Saskatchewan’s official reason for this is:
- Protecting public health and safety, including keeping cannabis away from children and youth;
- Eliminating the illegal market;
- Minimizing taxpayer exposure to risk; and
- Incorporating regulatory best practices and building on experiences from other jurisdictions.
The Saskatchewan government listened to feedback and concluded that the above goals “are best served by a competitive private model for the wholesale/distribution and retail sale of non-medicinal cannabis in Saskatchewan.”
Additionally, “This model minimizes the upfront cost to taxpayers.”
Meanwhile, Saskatchewan has some of the lowest rates of cannabis use in the country. Yet, the other provincial governments tell us there would be chaos and predatory pricing without a monopoly distributor.
Yet, the reality is the opposite. Strikes, shortages and hacks are all too common.
Like Ringo Starr said, “everything government touches turns to crap.” And that includes cannabis distribution.
In addition to the actions of monopolistic tax-funded distributors, other factors contribute to this perceived “race to the bottom” that has the OCS CEO so worried.
OCS CEO Out to Lunch
Initial high prices after legalization, in addition to regulatory costs, high taxes, zero tolerance on advertising and marketing, and monopoly distribution, have led to market chaos.
Botched legalization results from government interference, not some intrinsic aspect of the free market. The cannabis market in Canada was freer before Justin Trudeau inserted himself.
But the OCS CEO isn’t interested in this kind of analysis. He told the audience at Lift, “We don’t yet know how fragile consumer trust and social license with Canadians truly is.”
He asks, “What happens if we have a major recall resulting from adverse product reactions, negatively impacting the health of many Canadians?” As if that hasn’t already happened.
The OCS CEO says the cannabis industry could be impacted by a “lapse in judgment” from a few people.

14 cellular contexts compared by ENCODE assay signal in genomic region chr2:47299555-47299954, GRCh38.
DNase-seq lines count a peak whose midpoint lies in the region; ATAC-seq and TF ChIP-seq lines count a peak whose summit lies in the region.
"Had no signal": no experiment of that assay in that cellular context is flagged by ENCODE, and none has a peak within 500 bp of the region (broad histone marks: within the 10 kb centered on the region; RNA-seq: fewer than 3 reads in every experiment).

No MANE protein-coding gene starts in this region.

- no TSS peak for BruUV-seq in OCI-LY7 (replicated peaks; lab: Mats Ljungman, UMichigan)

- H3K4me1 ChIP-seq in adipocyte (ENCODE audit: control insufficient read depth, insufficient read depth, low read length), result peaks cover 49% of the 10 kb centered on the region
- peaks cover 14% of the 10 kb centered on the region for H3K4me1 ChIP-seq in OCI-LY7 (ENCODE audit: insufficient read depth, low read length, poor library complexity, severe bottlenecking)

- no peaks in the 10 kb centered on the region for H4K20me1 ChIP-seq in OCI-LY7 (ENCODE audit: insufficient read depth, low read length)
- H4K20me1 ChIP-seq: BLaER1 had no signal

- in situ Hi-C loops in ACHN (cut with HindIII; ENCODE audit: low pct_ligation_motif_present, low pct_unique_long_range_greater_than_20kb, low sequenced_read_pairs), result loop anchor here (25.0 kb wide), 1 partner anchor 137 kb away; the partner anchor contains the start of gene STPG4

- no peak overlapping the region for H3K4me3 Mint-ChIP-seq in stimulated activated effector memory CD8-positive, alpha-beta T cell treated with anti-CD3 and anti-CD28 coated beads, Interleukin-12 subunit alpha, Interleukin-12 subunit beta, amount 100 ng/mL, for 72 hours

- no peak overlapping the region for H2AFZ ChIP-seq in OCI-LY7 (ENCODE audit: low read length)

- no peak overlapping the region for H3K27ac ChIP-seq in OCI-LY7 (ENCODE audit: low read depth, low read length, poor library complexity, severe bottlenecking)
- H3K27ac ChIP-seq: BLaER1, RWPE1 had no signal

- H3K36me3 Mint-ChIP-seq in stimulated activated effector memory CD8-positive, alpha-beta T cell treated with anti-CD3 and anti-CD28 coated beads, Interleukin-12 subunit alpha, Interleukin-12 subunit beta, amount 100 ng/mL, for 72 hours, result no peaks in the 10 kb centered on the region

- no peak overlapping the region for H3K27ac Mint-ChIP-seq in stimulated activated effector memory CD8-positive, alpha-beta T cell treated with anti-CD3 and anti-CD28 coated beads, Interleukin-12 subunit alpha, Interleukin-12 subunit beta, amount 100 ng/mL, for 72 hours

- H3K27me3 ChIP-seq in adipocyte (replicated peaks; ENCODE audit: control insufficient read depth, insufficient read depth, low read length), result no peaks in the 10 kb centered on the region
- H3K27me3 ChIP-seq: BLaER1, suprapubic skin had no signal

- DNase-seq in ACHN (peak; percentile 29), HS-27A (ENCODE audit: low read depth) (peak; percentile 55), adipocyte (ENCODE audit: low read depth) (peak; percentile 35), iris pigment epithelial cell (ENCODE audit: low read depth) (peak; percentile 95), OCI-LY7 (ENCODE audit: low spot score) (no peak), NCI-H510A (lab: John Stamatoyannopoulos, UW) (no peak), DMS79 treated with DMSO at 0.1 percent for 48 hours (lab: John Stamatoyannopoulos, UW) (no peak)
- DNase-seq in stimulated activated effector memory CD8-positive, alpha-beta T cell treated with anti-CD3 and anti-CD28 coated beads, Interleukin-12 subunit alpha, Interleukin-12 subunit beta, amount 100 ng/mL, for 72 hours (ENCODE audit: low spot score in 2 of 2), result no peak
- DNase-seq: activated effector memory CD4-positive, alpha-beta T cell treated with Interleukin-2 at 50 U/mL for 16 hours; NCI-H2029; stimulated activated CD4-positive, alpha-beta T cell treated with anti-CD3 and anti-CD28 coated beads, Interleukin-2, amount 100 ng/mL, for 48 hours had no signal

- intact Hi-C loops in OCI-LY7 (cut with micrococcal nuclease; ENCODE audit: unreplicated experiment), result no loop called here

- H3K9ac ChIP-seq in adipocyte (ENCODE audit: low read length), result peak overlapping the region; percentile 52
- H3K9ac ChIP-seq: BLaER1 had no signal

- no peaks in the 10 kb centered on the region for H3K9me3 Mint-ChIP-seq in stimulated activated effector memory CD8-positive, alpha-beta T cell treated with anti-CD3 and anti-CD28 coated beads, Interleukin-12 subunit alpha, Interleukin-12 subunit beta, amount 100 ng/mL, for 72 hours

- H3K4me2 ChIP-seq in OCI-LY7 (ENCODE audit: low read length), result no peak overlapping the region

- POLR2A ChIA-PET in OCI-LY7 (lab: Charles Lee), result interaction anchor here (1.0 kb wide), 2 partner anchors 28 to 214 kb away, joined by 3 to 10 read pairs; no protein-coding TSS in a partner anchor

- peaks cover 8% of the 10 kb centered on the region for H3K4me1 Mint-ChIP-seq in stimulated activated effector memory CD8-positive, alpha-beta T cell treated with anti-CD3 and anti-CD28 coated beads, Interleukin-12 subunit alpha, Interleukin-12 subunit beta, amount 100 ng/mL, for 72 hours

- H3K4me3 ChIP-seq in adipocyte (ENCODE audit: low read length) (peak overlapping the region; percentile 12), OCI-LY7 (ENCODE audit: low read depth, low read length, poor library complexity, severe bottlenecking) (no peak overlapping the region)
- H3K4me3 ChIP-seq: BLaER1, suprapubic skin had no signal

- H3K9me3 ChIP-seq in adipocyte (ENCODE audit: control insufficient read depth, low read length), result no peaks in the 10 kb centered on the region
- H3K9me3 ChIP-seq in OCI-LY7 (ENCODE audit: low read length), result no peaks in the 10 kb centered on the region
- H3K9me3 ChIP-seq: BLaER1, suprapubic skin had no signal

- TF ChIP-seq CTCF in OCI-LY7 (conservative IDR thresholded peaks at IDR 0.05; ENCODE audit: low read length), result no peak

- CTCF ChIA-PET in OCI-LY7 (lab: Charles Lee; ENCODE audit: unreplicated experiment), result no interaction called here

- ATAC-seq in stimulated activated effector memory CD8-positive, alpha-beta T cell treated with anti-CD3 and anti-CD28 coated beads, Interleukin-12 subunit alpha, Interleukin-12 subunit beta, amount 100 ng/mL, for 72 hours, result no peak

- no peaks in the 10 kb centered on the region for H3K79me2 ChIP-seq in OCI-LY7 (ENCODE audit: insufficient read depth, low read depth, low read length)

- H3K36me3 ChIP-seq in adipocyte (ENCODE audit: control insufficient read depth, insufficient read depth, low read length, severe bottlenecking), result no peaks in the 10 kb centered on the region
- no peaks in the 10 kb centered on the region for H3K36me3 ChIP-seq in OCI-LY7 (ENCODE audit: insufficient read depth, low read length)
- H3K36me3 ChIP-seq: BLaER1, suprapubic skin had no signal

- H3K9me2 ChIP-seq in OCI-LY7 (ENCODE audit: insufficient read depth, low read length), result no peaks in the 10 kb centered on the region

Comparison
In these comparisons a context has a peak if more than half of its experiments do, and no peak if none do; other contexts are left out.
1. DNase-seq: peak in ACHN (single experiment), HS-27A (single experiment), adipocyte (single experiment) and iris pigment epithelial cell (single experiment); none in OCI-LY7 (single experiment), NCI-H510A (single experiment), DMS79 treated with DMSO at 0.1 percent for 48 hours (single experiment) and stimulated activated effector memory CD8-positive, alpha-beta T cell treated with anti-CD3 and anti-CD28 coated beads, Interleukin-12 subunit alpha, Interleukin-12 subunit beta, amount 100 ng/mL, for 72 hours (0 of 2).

“How large of an impact can a few unfortunate events have on the moral high ground we have in positioning legal cannabis as a better alternative to illegal?”
The OCS CEO is out to lunch.
Legal cannabis in Canada never had the moral high ground. Provincial governments gave large, well-connected producers exclusive deals with monopoly distributors while “illegal” B.C. Bud had to fight for their existence.
Legalization was never about bringing British Columbia‘s cannabis community up from the shadows. They were re-branded as “organized crime” as soon as Justin sat in the PMO. Even now, they are handicapped by “micro-licenses” and excise taxes.
Canada’s cannabis consumers continue to purchase from these underground “illicit” markets for various reasons.
They could know and trust their local grower more than these large pharmaceutical-style producers. They could want an edible that authorities don’t arbitrarily cap at 10mg for faux “public health and safety” reasons.
Canada’s connoisseurs recognize that cannabis is a vegetable. It belongs in your farmers’ market, not sterile pharmaceutical-grade facilities.
OCS CEO Doesn’t See the Crash Coming
The OCS CEO is out to lunch. What’s happening is a correction. Cannabis in Canada is returning to its economic fundamentals.
But market chaos and bankruptcies are only beginning. The best thing governments can do for cannabis in Canada is follow Saskatchewan’s example: get out of the way.
As for the “race to the bottom,” – when did lower prices become a bad thing? Last I checked, cannabis consumers can get more for less.
Some may argue that “deflation” or lower prices harm the producers. But this is economic illiteracy.
If lower consumer prices are negatively impacting cannabis producers, it’s because the costs of business have been inflated due to “public health” policies and central bank inflation.
The OCS CEO addresses a real problem. But he is out to lunch on the solutions. Which isn’t surprising.
As Upton Sinclair once wrote, “It is difficult to get a man to understand something, when his salary depends on his not understanding it.”